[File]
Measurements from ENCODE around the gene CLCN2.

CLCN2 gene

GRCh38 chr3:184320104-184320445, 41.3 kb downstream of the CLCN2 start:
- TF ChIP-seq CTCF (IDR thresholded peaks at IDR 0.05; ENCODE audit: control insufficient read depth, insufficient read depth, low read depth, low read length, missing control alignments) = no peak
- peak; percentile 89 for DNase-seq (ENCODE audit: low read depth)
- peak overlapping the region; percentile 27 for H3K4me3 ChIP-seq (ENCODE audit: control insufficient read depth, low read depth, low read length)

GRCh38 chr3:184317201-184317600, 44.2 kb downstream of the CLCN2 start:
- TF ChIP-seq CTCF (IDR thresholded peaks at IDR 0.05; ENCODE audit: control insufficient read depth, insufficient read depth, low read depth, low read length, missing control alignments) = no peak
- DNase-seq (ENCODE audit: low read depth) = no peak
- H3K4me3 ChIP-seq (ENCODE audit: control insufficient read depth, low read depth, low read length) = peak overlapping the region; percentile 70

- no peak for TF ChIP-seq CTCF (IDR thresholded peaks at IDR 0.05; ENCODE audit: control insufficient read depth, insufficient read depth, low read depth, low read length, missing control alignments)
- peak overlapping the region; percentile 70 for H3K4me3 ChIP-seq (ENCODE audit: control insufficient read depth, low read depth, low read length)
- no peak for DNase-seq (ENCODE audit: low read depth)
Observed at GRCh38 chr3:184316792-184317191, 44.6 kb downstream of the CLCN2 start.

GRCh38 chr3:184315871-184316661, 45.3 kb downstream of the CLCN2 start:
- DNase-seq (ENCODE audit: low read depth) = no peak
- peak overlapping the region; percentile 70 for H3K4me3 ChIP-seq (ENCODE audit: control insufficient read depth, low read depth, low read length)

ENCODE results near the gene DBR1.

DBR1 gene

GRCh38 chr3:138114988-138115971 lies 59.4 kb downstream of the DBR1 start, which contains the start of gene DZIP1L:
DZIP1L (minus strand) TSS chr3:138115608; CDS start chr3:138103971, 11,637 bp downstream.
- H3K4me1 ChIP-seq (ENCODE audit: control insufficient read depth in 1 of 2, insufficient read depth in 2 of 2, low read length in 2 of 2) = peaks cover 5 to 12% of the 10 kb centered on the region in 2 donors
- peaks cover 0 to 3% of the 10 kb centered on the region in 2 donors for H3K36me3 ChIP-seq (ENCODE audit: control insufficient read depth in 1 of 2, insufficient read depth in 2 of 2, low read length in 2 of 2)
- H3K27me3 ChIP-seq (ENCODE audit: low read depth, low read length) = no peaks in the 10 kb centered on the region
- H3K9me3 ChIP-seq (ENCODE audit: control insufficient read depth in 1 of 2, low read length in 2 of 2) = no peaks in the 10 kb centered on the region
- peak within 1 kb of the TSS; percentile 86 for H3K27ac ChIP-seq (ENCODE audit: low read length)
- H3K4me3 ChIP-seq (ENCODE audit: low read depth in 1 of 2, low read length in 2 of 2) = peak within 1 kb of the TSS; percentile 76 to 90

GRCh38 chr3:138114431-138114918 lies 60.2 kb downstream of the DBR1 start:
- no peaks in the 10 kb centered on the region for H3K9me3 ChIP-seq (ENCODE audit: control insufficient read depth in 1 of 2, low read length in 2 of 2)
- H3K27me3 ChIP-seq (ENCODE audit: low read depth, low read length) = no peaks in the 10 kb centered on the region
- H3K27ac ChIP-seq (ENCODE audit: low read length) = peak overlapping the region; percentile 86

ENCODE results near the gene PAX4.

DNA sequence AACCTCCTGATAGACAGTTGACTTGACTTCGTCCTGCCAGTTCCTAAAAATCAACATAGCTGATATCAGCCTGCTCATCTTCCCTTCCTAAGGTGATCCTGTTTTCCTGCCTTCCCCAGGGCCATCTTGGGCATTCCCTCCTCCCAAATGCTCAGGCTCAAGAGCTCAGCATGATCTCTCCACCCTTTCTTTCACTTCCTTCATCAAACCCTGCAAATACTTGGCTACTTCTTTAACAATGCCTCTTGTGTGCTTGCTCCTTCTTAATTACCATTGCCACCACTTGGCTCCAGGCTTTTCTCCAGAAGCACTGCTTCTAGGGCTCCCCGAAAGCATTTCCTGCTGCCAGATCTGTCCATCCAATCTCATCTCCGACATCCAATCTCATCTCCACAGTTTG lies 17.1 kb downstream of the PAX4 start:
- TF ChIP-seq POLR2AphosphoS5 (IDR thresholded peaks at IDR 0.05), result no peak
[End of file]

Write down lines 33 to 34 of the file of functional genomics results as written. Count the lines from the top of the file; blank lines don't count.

DNA sequence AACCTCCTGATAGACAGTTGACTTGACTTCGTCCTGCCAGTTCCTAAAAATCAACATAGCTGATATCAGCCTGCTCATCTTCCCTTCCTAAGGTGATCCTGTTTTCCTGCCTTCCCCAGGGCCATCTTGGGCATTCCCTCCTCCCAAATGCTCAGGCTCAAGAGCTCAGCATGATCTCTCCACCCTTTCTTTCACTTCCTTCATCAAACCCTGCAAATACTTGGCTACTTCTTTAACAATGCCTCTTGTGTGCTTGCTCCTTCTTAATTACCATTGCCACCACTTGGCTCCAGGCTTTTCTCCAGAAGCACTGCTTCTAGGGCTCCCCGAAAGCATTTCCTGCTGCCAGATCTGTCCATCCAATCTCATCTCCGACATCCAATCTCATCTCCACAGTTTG lies 17.1 kb downstream of the PAX4 start:
- TF ChIP-seq POLR2AphosphoS5 (IDR thresholded peaks at IDR 0.05), result no peak